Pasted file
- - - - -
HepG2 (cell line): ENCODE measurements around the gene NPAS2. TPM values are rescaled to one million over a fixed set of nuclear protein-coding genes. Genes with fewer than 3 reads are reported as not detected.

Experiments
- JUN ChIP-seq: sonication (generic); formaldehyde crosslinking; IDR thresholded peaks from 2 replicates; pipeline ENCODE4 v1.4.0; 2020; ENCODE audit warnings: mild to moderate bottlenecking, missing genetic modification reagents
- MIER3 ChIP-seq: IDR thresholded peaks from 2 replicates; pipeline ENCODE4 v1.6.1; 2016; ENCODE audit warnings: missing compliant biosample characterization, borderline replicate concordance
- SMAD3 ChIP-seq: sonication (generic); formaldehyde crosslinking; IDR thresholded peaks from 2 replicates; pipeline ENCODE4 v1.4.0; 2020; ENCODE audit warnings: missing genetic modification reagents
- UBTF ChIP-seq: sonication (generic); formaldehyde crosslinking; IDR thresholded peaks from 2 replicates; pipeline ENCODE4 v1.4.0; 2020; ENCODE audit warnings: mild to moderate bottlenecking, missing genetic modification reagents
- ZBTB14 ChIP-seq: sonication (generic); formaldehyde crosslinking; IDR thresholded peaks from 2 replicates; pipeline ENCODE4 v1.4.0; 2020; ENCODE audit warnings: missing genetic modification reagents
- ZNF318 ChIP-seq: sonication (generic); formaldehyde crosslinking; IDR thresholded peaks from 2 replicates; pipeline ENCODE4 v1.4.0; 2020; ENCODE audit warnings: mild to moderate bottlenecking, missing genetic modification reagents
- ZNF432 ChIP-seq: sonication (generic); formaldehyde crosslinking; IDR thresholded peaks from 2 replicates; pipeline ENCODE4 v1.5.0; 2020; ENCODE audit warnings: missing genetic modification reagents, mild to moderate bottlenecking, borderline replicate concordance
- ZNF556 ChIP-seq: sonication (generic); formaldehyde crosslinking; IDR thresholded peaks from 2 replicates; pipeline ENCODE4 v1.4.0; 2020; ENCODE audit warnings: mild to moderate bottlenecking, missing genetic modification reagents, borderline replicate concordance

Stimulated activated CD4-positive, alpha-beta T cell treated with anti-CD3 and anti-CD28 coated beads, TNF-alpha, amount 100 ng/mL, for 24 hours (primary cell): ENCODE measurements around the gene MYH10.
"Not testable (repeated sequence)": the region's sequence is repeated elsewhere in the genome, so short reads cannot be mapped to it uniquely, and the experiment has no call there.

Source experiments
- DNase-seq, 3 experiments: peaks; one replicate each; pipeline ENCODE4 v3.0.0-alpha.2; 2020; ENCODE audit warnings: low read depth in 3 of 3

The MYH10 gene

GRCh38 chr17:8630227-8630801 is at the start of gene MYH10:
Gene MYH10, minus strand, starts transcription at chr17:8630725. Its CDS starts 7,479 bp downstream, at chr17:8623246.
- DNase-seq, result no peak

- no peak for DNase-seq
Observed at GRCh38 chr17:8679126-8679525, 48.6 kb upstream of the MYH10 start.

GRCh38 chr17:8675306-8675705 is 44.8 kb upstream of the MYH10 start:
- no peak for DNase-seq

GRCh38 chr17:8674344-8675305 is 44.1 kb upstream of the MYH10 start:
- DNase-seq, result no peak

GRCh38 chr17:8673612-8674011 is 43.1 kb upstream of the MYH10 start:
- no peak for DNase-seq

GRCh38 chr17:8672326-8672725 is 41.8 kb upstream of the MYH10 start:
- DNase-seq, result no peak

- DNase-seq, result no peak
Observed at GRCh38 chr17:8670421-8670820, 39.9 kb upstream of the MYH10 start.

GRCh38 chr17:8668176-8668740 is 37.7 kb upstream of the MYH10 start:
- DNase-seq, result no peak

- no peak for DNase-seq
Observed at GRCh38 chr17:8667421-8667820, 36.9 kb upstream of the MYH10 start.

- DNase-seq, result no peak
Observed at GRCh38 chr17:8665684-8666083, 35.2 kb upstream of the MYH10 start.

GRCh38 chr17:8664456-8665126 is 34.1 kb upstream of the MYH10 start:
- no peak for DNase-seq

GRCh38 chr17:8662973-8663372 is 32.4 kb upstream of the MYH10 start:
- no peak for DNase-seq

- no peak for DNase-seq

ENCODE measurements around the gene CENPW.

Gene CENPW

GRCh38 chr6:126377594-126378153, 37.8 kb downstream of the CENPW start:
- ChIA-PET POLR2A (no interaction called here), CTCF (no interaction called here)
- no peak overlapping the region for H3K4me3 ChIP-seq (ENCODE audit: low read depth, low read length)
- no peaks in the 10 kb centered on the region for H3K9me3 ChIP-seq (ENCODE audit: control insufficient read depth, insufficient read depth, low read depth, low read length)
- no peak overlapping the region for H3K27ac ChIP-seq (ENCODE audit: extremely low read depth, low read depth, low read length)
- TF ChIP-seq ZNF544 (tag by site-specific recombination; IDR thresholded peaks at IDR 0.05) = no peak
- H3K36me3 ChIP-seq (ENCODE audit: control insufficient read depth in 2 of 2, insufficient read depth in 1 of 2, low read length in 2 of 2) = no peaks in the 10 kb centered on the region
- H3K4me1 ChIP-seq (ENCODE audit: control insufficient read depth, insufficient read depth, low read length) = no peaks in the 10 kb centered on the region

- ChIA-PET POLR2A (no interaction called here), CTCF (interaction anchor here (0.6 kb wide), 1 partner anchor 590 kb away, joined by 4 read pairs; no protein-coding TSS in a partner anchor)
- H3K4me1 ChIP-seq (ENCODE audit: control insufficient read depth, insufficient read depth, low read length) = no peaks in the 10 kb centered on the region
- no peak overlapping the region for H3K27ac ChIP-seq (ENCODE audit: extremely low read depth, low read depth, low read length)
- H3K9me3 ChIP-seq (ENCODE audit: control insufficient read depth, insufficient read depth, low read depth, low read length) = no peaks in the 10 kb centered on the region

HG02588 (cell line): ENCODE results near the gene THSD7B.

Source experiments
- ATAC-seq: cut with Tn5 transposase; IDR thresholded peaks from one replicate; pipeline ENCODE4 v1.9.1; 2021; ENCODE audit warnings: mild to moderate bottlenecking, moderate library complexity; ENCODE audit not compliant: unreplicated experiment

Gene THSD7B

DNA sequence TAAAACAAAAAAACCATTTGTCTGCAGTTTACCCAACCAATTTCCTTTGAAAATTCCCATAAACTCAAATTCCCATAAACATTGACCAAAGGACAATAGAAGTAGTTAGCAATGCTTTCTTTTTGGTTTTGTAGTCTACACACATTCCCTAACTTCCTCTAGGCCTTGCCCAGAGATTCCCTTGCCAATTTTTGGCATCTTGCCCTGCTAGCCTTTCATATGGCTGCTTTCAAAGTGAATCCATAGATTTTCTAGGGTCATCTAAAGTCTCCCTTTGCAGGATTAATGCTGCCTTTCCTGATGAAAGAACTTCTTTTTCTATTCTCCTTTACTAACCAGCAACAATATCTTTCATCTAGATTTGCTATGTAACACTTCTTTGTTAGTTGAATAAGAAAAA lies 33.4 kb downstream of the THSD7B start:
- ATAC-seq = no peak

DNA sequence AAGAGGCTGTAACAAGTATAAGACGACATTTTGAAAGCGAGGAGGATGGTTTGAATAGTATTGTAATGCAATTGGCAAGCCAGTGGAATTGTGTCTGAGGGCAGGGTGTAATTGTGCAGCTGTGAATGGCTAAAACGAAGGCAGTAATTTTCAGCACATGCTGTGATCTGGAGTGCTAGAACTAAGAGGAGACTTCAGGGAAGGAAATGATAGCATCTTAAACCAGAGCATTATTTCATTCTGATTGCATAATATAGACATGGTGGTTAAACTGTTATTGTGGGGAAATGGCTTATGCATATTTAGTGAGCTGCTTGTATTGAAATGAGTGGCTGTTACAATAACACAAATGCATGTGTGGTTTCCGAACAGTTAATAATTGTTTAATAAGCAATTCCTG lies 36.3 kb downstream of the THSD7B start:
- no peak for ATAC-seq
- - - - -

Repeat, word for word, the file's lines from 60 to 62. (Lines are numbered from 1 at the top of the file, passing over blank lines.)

DNA sequence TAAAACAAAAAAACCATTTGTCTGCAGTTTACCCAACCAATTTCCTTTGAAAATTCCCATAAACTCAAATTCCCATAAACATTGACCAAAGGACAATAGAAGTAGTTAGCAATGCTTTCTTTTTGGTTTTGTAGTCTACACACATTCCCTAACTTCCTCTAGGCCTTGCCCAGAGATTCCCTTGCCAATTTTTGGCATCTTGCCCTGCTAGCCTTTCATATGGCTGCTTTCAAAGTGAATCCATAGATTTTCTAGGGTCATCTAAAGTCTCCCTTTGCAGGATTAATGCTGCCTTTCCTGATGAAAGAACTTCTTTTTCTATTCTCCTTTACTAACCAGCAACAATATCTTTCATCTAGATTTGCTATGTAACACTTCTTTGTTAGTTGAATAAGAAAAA lies 33.4 kb downstream of the THSD7B start:
- ATAC-seq = no peak

DNA sequence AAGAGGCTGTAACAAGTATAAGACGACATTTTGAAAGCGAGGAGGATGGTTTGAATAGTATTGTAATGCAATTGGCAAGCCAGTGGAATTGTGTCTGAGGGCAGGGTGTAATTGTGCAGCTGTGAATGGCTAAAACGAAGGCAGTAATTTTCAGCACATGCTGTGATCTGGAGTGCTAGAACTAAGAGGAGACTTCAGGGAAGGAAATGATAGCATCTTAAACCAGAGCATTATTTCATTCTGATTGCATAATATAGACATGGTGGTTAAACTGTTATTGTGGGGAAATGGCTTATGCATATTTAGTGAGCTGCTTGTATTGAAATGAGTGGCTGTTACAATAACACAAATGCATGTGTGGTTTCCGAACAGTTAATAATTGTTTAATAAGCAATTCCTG lies 36.3 kb downstream of the THSD7B start: